Song of the Month My Dying Bride’s “Sear Me MCMXCIII”

From the full-length studio release, Turn Loose the Swans

By Octavio Ramos Jr.

“Pour yourself into me, our time approaches so near, that I sign
What danger in such an adorer?
We dance and the music dies
We carry them all away, as we glide through their lost eyes
You lift me above myself, with the ghostly lake of your mind
Arise from your slumber in my arms
Your beauty took the strength from me
In the meadows of heaven, we run through the stars
Romantic in our tastes
We are without excuse
We burn in our lust
We die in our eyes and drown in our arms”

Lyrics by Aaron Stainthorpe

Formed in 1990, England’s My Dying Bride plays bleak and bitter doom metal. Along with bands such as Paradise Lost and Anathema, My Dying Bride served as a forerunner for the doom-death, funeral doom, and gothic-metal genres. From the beginning, My Dying Bride has played its compositions at a very slow tempo, using keyboards and violin to evoke a sense of pain and despair.

After released its debut in 1992 titled As the Flower Withers, My Dying Bride in 1993 unleashed what many fans consider one of the band’s best full-length studio albums, this one titled Turn Loose the Swans. Unlike the band’s debut, this album took a full step into the realms of doom-death and gothic metal, with Martin Powell augmenting his keyboard performances with the violin. Mastermind and vocalist Aaron Stainthorpe would slowly begin to abandon his death-metal grunts and growls, instead relying on low-end clean vocals and spoken word.

Although tracks such as “Your River,” “The Snow in My Hand,” and “The Songless Bird” feature guitarists Andrew Craighan and Calvin Robertshaw, as well as drummer Rick Miah and bassist Adrian Jackson, there are two tracks that feature only Martin Powell on keyboards and violins and vocals: the closing song, titled “Black God” (with Stainthorpe and guest vocalist Zena) and “Sear Me MCMXCIII.” These two compositions are called out because they are representative of a new sound tried out by the band, one that evokes a dream-like atmosphere drenched in despondency and a distance sense of bitterness and pain. Without traditional rock instruments, the vibe is less doom-death and more gothic in execution.

The song “Sear Me MCMXCIII” originally appeared as “Sear Me” on the band’s debut album. In this incarnation, the song is pretty much in the doom-metal mold, complete with some beautiful guitar riffs and Stainthorpe using his death growl. The lyrics are also different. In 1999 on the band’s The Light at the End of the World studio album, the band recorded a third iteration of the song, this one titled “Sear Me III,” which is similar to the original composition, with Stainthorpe using clean vocals and the band evoking a more gothic-metal sound.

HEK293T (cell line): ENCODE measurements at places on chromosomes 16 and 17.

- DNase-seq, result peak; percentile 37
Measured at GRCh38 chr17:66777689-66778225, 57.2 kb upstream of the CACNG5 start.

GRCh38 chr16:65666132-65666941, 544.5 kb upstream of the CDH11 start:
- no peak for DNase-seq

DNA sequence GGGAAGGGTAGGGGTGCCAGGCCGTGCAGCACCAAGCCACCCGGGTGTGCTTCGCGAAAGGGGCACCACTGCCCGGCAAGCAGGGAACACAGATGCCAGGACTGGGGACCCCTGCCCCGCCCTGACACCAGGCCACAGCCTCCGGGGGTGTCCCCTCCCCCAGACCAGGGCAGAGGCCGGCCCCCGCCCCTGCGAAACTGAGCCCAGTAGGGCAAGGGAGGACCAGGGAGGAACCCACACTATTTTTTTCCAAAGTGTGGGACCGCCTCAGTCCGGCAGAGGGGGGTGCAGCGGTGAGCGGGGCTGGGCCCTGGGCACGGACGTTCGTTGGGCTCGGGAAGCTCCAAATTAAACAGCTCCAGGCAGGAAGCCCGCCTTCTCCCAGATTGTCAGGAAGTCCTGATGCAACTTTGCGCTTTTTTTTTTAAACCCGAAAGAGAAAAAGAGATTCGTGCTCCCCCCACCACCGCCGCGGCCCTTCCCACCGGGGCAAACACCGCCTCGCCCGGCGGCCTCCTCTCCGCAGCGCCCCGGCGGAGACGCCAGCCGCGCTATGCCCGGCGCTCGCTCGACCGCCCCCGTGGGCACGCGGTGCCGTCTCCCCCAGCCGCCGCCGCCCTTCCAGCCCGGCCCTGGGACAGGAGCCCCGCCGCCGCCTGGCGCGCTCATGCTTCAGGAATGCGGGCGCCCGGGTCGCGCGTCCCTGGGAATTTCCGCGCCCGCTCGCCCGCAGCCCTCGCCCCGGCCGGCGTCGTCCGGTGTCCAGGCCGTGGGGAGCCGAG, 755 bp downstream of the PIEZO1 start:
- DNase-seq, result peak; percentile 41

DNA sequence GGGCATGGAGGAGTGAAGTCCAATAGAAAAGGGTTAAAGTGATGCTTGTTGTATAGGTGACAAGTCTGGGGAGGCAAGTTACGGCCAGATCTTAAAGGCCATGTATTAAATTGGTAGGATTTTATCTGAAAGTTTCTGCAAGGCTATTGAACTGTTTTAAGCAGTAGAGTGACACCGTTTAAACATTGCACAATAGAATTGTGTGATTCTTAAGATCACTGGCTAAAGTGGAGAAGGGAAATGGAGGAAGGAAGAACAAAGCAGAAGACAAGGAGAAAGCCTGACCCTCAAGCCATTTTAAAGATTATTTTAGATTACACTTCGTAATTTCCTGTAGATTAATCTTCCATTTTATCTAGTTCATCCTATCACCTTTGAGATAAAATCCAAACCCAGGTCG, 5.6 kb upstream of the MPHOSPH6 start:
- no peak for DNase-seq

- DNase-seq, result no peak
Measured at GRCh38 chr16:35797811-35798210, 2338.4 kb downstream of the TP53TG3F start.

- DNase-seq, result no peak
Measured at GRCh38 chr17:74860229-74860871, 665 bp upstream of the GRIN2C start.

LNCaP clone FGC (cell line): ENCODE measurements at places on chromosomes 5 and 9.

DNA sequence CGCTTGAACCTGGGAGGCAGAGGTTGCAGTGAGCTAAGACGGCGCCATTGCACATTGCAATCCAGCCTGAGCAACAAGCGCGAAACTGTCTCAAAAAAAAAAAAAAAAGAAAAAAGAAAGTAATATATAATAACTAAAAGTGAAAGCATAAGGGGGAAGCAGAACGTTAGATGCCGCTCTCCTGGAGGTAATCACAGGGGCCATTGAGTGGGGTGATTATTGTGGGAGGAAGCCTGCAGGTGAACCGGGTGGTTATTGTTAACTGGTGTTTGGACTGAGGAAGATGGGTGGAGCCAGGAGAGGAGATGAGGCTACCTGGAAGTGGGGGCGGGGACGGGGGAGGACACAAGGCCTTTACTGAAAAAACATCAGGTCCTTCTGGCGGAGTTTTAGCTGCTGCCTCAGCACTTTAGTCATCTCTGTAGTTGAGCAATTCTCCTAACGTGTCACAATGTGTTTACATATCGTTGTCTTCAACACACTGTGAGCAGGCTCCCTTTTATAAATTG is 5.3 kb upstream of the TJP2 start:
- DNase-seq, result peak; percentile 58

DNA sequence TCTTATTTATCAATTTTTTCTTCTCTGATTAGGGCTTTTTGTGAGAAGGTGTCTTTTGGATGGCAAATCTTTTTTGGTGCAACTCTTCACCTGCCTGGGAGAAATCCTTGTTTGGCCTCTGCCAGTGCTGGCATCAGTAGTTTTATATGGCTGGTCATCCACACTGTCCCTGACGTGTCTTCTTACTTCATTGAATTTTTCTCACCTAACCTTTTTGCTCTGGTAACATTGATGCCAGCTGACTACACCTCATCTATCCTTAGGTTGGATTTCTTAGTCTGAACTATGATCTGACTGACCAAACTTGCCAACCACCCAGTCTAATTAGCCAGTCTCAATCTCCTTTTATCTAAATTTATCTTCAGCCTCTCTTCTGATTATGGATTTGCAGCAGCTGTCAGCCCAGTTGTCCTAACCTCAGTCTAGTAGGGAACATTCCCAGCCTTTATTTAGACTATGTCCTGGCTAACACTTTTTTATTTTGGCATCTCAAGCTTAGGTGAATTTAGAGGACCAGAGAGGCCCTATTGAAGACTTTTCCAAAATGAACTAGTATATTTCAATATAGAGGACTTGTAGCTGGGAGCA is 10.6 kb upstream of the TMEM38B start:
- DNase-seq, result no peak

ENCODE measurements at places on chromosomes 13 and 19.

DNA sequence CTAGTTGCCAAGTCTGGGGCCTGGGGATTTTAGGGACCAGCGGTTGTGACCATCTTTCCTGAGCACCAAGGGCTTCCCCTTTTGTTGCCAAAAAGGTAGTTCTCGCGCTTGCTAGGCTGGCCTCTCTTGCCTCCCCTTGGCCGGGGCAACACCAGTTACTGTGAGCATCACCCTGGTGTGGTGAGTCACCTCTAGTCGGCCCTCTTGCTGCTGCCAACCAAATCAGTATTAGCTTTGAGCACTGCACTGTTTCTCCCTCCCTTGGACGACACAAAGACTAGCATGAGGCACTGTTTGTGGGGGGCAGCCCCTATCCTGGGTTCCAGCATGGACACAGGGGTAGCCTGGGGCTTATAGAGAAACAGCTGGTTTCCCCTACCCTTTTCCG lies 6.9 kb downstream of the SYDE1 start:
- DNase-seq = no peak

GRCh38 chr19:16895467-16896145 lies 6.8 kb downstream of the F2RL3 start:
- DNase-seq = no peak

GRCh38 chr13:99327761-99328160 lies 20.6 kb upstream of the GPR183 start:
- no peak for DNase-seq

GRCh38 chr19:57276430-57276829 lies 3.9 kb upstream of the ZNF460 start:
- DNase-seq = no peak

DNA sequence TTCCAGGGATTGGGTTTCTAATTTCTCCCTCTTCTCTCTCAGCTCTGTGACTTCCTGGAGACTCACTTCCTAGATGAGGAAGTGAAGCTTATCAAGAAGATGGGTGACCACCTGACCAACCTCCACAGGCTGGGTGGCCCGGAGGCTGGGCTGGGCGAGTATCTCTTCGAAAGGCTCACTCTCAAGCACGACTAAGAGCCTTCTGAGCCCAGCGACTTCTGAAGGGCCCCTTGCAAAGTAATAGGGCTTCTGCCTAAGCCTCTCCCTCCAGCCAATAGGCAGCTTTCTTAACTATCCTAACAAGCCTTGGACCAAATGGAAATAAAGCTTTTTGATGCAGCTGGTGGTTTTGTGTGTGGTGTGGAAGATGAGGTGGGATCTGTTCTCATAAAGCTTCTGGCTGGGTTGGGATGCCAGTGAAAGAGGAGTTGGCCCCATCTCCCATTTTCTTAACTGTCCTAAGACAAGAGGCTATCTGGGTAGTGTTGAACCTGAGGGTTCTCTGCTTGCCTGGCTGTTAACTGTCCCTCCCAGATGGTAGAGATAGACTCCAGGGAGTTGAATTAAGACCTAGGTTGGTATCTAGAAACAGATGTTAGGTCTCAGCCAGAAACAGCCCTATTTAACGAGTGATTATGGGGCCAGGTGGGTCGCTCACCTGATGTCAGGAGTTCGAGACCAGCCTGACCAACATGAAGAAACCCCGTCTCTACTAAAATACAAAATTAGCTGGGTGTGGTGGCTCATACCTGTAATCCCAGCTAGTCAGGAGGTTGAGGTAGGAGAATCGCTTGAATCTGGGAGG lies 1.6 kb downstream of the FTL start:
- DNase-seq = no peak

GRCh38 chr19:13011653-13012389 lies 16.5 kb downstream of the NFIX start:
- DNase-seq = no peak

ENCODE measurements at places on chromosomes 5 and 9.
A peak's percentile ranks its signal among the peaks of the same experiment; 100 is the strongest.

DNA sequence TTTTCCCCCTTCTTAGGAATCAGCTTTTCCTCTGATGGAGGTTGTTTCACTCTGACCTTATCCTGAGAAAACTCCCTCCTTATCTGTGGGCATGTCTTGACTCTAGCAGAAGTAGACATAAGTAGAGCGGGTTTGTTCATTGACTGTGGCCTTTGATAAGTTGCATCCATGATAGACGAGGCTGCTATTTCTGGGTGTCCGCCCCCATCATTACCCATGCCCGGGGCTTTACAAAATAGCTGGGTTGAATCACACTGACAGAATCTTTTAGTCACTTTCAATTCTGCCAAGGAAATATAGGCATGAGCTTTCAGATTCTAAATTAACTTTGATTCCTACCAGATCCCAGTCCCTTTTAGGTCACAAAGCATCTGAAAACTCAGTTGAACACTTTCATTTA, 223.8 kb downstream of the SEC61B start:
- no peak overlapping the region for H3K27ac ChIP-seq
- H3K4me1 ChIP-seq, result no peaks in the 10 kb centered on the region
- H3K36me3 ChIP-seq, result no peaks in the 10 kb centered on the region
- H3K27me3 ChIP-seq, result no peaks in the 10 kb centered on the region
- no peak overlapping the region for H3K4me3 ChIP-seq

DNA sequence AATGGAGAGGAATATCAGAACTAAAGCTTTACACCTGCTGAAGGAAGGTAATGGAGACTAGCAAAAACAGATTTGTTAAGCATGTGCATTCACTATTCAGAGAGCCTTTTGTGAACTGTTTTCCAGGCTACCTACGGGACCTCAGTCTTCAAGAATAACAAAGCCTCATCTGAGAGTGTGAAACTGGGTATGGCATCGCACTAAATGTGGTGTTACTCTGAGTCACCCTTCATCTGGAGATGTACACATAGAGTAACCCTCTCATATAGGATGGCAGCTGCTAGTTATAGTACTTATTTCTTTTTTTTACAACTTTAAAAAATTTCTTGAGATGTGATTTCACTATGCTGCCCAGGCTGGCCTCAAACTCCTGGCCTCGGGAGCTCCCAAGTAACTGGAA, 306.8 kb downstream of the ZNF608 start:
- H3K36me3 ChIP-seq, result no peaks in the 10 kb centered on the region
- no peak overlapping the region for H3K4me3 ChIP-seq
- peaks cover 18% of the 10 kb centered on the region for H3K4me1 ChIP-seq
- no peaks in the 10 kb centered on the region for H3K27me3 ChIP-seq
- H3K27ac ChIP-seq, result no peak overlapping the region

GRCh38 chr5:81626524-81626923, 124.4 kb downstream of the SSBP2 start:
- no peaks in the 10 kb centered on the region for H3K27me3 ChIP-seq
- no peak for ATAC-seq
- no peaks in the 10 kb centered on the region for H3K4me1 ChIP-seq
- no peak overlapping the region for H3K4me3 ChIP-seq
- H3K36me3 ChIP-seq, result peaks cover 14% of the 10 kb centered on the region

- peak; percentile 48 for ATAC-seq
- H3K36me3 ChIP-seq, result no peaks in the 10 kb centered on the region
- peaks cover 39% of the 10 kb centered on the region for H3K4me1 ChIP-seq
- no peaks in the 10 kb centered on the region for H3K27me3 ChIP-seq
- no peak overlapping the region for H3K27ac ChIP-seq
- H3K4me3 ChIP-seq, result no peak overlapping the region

Of these three versions, my favorite remains “Sear Me MCMXCIII.” The song starts off with piano and keyboard, with the piano establishing rhythm and the keyboards creating a somber atmosphere. Martin Powell also uses the violin to excellent effect, drawing forth the strings to weave a tapestry of desperate despondence. Stainthorpe’s clean vocals are filled with misery, delivered over a melancholy piano. The simplicity of the performances enables the instruments to stand apart. There are no glaring keyboard washes or stings or any guitar or drum embellishments. Most of the song is either Stainthorpe singing over piano or over violin. Even when the keyboards are used late into the song, they are used to bolster the words delivered by Stainthorpe.

Lyrically, Stainthorpe weaves a tale of love so great it kills. Later acts such as Type O Negative would also delve into the realm of intense romance, crafting songs of desperation by males to fulfill the needs of females. Stainthorpe begins by having a pair of lovers pouring into each other, asking the question, “What danger in such an adorer?” The answer comes right away, in that the lovers' dance and the music must die. Romance drives both of them, and the result is that their lust burns—they die in each other’s eyes and drown in each other’s arms.

Despite various lineup changes over the years, My Dying Bride continues to release albums and perform live, with Stainthorpe still fronting the band.